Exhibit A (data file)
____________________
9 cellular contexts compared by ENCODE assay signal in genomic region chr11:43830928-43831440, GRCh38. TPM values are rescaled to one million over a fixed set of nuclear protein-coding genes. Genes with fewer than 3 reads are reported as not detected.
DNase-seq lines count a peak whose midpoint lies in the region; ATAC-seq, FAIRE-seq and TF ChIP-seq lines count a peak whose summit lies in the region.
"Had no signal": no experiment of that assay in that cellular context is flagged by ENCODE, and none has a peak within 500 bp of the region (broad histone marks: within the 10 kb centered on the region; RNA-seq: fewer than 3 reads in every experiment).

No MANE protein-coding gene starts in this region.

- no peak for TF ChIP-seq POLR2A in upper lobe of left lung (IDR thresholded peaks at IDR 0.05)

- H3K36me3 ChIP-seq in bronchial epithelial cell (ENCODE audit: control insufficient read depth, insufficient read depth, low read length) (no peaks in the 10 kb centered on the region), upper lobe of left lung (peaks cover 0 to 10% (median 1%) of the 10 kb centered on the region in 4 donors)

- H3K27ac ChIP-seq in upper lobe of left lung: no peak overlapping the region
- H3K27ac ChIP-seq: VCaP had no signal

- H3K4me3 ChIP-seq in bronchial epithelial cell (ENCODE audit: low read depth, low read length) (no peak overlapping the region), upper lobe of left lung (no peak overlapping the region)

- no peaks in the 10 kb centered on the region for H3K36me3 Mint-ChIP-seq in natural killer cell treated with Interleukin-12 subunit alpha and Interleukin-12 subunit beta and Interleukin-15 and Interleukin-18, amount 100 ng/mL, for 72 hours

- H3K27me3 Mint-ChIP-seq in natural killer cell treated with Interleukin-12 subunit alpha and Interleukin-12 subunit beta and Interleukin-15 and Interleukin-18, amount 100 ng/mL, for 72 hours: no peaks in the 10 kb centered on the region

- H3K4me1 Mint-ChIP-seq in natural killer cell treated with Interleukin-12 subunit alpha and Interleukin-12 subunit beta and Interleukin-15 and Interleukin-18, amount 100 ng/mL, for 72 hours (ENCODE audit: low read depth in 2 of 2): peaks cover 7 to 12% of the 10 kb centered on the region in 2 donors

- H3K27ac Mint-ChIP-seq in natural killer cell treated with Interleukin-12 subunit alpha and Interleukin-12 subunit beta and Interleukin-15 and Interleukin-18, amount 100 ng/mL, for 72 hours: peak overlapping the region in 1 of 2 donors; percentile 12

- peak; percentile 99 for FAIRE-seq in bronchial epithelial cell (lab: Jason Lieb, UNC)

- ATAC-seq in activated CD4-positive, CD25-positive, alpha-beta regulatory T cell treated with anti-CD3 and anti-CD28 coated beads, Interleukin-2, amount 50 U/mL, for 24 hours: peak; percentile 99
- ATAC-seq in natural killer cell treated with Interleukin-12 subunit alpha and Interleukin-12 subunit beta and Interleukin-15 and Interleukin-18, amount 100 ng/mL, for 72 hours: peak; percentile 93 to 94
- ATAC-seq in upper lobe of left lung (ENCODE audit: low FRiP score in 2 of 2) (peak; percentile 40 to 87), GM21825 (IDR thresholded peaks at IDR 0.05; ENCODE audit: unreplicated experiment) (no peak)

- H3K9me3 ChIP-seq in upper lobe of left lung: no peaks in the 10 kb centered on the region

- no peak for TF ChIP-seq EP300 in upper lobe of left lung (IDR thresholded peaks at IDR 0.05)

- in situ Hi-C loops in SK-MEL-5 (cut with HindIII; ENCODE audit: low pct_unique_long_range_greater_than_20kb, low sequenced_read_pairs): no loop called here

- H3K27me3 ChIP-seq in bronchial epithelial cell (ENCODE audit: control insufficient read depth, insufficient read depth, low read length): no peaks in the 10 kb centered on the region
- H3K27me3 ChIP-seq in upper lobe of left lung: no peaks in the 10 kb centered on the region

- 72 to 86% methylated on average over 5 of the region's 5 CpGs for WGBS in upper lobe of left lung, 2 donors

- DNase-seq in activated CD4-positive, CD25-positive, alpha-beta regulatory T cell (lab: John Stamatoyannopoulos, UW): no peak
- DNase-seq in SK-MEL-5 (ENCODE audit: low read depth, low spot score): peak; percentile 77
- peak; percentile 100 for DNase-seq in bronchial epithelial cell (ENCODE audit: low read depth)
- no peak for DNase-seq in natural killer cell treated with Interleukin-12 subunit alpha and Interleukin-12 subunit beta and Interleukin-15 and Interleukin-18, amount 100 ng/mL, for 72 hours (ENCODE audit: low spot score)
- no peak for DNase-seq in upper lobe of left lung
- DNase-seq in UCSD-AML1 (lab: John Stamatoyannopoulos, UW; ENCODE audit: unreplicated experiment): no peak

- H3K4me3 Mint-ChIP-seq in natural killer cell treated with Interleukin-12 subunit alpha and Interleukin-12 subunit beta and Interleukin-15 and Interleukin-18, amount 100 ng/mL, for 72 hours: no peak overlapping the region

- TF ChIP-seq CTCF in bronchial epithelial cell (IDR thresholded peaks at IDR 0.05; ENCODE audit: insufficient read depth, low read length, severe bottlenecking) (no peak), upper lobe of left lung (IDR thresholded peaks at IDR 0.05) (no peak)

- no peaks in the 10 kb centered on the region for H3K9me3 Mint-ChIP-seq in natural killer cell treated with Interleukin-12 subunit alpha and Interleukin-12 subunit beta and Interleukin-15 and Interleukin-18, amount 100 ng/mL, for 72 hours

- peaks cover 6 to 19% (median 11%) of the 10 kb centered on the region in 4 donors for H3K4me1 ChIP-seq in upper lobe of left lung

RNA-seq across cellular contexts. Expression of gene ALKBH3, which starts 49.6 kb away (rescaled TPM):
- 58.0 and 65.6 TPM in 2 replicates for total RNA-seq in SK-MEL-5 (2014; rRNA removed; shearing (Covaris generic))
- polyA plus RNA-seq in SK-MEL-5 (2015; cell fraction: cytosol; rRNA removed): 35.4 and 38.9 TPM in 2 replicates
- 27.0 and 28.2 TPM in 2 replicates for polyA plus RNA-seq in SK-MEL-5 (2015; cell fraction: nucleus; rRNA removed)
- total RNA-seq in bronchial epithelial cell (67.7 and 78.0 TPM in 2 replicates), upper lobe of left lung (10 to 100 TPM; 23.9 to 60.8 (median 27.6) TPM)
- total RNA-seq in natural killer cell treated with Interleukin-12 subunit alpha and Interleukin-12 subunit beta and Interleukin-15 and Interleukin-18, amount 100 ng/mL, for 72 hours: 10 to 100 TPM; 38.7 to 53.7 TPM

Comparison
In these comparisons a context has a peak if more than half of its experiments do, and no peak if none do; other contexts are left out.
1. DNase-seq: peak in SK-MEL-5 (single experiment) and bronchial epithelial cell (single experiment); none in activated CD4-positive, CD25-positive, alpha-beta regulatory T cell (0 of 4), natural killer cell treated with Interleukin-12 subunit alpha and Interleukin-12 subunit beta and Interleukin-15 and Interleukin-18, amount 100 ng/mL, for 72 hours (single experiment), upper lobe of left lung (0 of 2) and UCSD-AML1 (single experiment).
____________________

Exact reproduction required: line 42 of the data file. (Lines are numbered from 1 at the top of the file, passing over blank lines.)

1. DNase-seq: peak in SK-MEL-5 (single experiment) and bronchial epithelial cell (single experiment); none in activated CD4-positive, CD25-positive, alpha-beta regulatory T cell (0 of 4), natural killer cell treated with Interleukin-12 subunit alpha and Interleukin-12 subunit beta and Interleukin-15 and Interleukin-18, amount 100 ng/mL, for 72 hours (single experiment), upper lobe of left lung (0 of 2) and UCSD-AML1 (single experiment).